Tag Archives: Eureka effect

A Funny Little Thing

kevin hart

Because of work stuff, I can’t write today.

Soon (tomorrow?) I’m going to tell you about the time a clinical psychologist befriended me via this blog and asked me whether I’d ever looked into the possibility of having ADHD.

I scoffed at first. No way! I’m totally normal! Everyone lets their auto insurance lapse and has trouble planning ahead! Everyone sucks at keeping their house clean and forgets things all the time!

And then I read about ADHD. About how it impacts your day-to-day life. What the common traits are of the people (about 5% of the population) affected by it.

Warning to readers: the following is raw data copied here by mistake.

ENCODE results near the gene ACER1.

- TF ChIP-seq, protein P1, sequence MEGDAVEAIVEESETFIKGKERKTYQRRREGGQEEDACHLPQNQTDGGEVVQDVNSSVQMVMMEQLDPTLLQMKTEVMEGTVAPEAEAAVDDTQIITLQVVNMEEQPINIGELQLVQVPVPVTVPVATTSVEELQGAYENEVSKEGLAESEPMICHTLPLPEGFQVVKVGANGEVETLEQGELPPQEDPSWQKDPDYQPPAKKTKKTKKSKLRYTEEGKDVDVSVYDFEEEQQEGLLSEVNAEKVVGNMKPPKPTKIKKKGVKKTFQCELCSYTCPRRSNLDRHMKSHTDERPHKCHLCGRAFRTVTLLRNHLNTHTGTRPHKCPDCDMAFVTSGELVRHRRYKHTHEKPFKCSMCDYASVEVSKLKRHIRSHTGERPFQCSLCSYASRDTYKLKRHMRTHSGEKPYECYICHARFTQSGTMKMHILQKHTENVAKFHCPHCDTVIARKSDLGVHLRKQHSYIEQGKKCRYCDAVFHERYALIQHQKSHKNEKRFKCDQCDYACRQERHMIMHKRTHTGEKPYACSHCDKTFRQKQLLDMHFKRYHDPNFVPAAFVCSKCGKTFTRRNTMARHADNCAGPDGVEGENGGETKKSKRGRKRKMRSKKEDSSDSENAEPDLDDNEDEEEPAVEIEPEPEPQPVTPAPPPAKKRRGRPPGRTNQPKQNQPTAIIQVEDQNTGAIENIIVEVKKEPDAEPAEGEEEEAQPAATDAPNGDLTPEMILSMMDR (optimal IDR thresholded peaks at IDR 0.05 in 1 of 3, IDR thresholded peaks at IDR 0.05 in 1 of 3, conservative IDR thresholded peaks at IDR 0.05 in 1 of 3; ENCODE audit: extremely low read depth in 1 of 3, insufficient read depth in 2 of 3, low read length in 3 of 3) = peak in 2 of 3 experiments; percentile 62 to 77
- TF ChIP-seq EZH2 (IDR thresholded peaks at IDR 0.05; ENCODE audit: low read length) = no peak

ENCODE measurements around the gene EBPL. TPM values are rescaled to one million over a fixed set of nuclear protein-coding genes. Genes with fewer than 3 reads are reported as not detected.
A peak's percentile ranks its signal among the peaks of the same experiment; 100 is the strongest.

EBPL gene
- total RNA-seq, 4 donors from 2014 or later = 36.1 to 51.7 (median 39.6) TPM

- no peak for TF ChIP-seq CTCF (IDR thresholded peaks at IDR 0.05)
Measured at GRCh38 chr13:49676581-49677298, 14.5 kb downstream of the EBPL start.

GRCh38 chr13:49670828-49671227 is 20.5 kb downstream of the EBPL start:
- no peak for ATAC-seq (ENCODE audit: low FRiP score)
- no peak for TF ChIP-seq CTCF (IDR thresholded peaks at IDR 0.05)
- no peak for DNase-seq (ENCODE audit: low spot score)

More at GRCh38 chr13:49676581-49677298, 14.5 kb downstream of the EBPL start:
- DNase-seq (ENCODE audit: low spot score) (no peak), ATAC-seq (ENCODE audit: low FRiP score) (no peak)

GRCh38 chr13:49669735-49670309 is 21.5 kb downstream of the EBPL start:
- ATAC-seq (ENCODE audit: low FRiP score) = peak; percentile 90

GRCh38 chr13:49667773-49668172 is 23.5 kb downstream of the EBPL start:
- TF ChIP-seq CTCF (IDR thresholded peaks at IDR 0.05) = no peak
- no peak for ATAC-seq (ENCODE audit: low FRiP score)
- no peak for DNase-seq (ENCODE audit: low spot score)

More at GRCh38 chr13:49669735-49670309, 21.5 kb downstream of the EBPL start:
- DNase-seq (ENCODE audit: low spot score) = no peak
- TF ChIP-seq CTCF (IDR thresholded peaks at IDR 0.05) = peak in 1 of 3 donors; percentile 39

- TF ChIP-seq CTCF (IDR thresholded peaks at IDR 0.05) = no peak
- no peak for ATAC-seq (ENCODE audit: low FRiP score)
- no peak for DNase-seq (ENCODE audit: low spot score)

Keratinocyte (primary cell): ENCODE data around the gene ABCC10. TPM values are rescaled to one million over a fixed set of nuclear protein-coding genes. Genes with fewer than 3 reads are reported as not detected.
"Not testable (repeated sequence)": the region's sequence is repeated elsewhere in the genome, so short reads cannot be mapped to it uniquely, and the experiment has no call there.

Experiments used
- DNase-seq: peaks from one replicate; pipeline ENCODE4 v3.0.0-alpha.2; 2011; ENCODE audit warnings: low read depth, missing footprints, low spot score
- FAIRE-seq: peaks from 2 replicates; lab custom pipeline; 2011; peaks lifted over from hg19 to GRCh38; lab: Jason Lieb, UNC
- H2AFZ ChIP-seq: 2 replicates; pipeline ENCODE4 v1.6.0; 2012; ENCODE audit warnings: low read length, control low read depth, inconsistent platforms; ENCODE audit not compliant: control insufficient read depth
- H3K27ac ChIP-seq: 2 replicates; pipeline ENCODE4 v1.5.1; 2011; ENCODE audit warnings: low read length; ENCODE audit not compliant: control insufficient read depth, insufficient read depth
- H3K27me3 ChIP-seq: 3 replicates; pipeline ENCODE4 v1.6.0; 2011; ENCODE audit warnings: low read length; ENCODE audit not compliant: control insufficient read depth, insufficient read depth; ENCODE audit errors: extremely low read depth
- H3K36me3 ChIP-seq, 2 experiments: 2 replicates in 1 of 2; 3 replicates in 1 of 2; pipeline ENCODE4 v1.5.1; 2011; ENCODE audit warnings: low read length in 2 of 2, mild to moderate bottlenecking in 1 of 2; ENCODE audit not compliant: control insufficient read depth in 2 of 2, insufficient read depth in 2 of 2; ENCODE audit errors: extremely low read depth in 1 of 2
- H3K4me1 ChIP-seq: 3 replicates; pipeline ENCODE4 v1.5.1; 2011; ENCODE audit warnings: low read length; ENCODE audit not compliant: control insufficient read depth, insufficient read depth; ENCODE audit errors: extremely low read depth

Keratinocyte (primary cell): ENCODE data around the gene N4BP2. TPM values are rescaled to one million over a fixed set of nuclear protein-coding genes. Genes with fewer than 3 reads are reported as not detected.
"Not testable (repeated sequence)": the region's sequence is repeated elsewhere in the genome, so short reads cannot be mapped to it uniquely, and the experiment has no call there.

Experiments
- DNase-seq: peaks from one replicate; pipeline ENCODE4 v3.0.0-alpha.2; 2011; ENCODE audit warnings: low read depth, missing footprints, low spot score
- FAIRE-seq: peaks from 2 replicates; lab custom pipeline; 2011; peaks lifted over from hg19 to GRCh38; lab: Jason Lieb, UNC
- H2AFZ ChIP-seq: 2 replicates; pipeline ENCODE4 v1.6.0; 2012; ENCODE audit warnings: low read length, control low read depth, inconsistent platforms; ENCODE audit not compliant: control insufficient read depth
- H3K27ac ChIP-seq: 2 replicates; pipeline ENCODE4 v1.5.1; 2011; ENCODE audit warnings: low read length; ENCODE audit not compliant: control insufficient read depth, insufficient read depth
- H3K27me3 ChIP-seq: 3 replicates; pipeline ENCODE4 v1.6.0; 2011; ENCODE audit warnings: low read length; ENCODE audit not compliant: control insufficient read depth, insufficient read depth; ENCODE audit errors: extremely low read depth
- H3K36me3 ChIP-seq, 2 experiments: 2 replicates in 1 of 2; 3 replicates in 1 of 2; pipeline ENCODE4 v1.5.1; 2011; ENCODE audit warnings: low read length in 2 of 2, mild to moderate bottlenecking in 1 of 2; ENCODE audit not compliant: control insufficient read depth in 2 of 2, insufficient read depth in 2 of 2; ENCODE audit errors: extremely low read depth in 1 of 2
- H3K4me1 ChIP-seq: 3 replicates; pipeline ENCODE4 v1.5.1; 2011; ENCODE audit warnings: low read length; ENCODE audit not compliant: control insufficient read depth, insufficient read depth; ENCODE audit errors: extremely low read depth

I thought ADHD was a bullshit label people used to drug hyper kids. Kind of a fake, made-up thing.

But then I read what undiagnosed ADHD adults experience at home and at work.

Whoa. That’s me.

Then I read some more. That’s me too!

And some more. Goodness.

And even more. HOLY SHIT.

Another Eureka moment.

Why have all of these things happened to me? Why do I do the things I do the way I do? Why can’t I fix this?

Now I think I know why.

And just maybe, this will change everything.

More to come.

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The Eureka Effect: How to Save Marriages

(Image courtesy of iai.tv)

(Image courtesy of iai.tv)

I was crying all the time and sleeping in the guest room. It was a real shit show.

My marriage was dead, but I didn’t know it yet. If I had known it, I would have never experienced the Eureka effect, which might be the most important thing to ever happen to me.